Joining McGill in celebrating the improvement project were members of the Hawks’ student council, drum line, color guard, and cheerleading squad. Also in attendance were parents, alumni, teachers, members of the Canyons Board of Education, Superintendent Dr. Jim Briscoe, other District administrators, Sandy Mayor Kurt Bradburn, Rep. LaVar Christensen, R-Draper, Senate President Wayne Niederhauser, R-Sandy, Rep. Robert Spendlove, R-Sandy, and Canyons Education Foundation Board Members Suzanne Harrison and Greg Summerhays.

Alta is among the first of several improvement projects to be completed with funds from a 2017 voter-approved bond. Work also starts this summer on rebuilds of Hillcrest and Brighton high schools. A groundbreaking for the Hillcrest project was held on May 31, and a celebration for the beginning of the Brighton project will take place at the school on Thursday, Aug. 9 at 5:30 p.m.

“With all of our schools, special care is taken to involve students, parents, teachers and the broader community in the planning process,” remarked Board President Sherril H. Taylor. “We take pride in building schools that reflect the communities they serve and that serve those communities well.”

The Alta High remodel will be completed in phases over two years so as to allow students to stay inside the building. “This is going to be a complex project to do,” said Canyons District’s Business Administrator Leon Wilcox, expressing appreciation for careful attention that VCBO Architects and Hughes Construction have given the project. “We’re basically building a school on top of a school, while holding school. That’s quite a challenge and these guys are going to do it while making sure everything is safe for all involved.”

Among major additions to take shape during the first phase of construction are a new field house and 1,400-seat Performing Arts Center, which will be configured to capitalize on mountain views. A new commons area will be a space where students can gather to make new traditions. The ceiling of the commons area will be lifted to 35 feet, and the new open space will be illuminated by natural light. Traffic flow will be improved, making it easier for students, employees, and visitors to safely enter and exit the campus.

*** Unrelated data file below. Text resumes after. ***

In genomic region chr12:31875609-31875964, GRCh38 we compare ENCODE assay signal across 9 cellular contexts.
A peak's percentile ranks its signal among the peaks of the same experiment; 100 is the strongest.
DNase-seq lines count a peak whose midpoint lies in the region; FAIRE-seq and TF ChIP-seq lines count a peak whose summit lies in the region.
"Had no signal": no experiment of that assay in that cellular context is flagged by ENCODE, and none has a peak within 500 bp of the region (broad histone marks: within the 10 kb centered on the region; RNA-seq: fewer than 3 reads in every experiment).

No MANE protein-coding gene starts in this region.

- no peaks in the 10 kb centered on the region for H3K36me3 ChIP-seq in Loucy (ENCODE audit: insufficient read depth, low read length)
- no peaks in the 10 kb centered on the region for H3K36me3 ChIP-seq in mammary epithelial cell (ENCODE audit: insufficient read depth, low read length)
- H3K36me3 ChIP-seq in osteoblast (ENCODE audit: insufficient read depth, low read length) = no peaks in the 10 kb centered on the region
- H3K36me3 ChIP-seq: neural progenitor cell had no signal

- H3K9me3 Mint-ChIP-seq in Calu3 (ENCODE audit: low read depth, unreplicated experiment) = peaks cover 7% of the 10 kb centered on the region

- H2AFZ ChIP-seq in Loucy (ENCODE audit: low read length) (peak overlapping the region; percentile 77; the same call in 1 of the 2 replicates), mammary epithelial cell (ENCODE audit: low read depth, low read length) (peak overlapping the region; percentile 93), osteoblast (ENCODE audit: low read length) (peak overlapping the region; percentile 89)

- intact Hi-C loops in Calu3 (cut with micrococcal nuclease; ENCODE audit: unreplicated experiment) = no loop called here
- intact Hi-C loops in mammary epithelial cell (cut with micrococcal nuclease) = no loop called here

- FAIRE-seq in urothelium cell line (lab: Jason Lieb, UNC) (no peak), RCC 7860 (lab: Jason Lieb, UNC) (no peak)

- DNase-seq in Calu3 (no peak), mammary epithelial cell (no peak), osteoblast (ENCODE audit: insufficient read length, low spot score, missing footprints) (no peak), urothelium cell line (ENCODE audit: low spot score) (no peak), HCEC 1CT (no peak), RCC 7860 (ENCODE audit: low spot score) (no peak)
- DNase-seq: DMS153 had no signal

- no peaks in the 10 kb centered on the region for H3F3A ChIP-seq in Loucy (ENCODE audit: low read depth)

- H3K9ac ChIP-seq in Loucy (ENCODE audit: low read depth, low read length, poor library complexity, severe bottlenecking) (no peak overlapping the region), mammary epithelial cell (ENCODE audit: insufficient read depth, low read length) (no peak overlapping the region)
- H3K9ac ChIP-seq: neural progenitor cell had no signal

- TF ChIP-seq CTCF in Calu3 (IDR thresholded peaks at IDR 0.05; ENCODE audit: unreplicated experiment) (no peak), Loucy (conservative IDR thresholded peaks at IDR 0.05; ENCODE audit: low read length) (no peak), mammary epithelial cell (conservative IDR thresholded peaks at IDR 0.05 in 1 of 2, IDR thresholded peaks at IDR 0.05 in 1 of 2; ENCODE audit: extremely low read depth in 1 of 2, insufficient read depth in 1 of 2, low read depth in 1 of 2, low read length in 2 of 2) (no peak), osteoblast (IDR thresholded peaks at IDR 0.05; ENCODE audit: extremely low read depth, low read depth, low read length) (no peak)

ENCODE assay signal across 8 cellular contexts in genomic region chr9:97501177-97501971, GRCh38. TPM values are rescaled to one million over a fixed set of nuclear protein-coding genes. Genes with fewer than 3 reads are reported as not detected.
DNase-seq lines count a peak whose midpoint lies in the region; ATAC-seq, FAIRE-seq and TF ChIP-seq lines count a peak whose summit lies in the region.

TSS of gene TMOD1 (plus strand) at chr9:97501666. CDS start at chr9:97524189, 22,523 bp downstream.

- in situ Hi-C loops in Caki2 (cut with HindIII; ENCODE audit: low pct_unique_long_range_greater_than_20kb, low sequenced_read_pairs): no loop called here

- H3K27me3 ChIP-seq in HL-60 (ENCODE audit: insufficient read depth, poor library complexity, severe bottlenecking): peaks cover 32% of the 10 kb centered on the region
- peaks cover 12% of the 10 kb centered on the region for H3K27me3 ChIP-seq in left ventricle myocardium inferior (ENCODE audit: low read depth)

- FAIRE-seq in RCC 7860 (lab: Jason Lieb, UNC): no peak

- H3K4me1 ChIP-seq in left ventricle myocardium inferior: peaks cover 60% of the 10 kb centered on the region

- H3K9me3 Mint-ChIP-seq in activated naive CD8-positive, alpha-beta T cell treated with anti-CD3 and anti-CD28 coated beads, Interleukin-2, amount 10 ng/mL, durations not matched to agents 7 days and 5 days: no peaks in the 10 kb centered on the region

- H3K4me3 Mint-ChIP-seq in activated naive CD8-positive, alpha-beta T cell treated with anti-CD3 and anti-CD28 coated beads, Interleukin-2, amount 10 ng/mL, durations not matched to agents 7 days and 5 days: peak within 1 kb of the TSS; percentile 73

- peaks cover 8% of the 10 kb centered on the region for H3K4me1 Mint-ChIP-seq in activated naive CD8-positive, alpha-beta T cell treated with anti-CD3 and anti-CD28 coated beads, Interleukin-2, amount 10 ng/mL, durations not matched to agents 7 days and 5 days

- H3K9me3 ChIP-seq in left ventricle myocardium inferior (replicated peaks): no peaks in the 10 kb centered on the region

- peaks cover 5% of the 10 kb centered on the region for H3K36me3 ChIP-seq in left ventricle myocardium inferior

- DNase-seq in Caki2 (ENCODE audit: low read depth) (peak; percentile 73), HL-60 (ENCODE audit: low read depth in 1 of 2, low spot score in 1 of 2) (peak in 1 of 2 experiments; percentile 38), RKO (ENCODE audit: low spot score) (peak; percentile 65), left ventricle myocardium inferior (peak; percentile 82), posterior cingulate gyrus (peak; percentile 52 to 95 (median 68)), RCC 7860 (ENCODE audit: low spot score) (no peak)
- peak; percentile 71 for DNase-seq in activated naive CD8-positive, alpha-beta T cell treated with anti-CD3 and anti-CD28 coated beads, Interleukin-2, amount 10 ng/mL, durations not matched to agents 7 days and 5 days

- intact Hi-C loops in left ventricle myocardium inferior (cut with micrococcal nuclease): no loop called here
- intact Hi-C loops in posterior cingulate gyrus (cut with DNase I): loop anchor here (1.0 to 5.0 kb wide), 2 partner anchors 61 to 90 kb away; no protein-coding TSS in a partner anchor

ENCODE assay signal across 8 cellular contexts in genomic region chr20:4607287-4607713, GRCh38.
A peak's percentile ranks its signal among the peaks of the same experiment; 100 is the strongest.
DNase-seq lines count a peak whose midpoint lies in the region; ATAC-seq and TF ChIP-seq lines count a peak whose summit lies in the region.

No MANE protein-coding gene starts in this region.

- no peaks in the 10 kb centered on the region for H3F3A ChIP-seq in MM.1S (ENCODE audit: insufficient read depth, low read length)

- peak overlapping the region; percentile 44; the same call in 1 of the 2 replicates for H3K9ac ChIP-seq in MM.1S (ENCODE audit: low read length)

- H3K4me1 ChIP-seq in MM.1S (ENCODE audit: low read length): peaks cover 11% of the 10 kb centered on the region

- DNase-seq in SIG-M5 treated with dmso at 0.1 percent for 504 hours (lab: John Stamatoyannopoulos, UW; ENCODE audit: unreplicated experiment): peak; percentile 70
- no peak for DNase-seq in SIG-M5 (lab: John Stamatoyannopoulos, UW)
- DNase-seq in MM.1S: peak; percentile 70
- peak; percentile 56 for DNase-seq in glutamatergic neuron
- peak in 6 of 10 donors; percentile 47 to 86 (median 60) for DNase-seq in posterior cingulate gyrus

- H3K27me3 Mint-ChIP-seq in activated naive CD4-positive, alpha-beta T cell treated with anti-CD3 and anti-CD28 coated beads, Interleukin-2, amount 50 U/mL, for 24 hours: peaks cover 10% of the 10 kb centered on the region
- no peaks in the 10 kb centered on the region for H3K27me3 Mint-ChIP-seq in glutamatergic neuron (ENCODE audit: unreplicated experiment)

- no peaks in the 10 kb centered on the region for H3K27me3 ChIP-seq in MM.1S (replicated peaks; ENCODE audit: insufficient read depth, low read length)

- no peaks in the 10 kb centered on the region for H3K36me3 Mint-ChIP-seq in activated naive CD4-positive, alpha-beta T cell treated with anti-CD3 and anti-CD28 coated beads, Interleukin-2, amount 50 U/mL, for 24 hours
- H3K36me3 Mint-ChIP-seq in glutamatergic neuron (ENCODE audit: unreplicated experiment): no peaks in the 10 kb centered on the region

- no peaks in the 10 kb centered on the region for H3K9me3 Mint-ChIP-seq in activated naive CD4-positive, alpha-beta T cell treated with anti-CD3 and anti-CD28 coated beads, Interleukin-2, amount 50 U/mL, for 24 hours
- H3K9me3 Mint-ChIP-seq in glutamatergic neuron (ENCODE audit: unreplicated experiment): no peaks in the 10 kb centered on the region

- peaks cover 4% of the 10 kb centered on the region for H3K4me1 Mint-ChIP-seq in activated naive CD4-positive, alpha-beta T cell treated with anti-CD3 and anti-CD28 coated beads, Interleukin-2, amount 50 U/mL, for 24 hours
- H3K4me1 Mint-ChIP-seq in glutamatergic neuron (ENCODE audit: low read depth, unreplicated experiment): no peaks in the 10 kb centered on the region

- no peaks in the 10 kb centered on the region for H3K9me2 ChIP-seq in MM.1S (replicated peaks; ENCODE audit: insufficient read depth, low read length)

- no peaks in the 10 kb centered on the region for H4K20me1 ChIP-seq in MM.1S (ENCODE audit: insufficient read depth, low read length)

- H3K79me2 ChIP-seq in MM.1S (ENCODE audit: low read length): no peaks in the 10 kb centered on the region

“From day one, the focus of the design has been about creating the best learning environment for our students and a great work environment for teachers,” McGill said. “I hope you’re as thrilled as I am with the plans for the school, which will stand as a testament to our community’s investment in education for at least the next 40 years.”

See more on Facebook or the Alta High groundbreaking photo album.

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  • For Hillcrest Principal Greg Leavitt, the sight of a row of golden-tipped shovels on the school’s soccer field on Thursday was monumental.

    The shovels marked the beginning of a three-year project, made possible by a $283 million bond approved by voters in November that will result in a new building to replace the current, 55-year-old structure. But the implements also reminded Leavitt of the importance of the hard work that goes into gaining an education.

    “These shovels are signs of cultivation,” Leavitt said, "not of money, but of hearts and minds, of generations to come. The culture you’ve built here isn’t in the bricks and the desks, it’s in the community.”

    A crowd of Hillcrest students, parents, and educators gathered at the school to celebrate the old building and mark the beginning of the new project. Also in attendance were members of the Canyons Board of Education, Superintendent Dr. Jim Briscoe, other District administrators, Midvale Mayor Robert Hale, members of the Midvale city council, Utah State Board of Education member Kathleen Riebe, Sen. Brian Zehnder, R-Cottonwood Heights, and Rep. Steve Eliason, R-Sandy. A group of alumni from the class of 1968, honored guests, including Board member and Husky alumni Mont Millerberg, in lifting the symbolic shovels to mark the beginning of the project.